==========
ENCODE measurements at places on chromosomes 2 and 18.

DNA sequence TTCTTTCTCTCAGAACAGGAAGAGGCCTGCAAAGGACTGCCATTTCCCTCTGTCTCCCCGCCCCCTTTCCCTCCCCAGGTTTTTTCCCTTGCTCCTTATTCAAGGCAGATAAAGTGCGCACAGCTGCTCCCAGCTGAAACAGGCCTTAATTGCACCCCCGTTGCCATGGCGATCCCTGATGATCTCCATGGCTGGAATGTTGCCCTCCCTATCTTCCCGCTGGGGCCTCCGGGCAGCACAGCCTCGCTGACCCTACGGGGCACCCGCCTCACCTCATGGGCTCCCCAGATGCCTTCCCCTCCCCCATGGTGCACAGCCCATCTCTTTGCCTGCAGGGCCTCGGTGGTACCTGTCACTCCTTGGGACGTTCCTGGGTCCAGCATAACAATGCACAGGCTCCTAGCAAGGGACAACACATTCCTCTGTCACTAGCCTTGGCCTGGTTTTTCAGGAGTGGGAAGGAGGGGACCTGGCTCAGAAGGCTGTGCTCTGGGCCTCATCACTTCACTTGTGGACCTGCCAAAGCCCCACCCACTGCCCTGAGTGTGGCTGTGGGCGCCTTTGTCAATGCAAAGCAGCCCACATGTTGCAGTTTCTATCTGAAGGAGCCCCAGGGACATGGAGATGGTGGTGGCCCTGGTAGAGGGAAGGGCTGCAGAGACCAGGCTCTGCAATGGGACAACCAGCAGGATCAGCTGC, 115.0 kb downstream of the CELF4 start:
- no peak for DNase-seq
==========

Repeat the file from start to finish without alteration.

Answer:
ENCODE measurements at places on chromosomes 2 and 18.

DNA sequence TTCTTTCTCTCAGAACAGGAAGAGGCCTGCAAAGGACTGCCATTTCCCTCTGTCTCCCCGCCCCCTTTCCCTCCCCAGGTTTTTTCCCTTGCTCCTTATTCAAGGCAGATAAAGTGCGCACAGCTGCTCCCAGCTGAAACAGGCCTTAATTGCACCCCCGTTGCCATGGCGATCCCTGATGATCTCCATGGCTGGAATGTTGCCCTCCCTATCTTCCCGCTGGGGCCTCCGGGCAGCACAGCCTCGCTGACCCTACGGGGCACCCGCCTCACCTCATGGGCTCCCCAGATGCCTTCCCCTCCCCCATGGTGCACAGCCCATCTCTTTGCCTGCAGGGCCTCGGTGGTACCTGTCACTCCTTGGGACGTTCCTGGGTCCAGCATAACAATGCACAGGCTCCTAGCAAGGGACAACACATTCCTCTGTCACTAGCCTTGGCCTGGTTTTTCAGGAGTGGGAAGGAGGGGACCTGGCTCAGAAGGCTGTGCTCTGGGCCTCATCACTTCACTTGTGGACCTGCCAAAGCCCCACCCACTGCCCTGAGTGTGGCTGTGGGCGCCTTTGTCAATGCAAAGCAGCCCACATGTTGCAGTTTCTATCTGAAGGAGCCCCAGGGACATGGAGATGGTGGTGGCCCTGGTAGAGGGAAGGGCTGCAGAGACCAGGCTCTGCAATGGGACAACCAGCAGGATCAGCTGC, 115.0 kb downstream of the CELF4 start:
- no peak for DNase-seq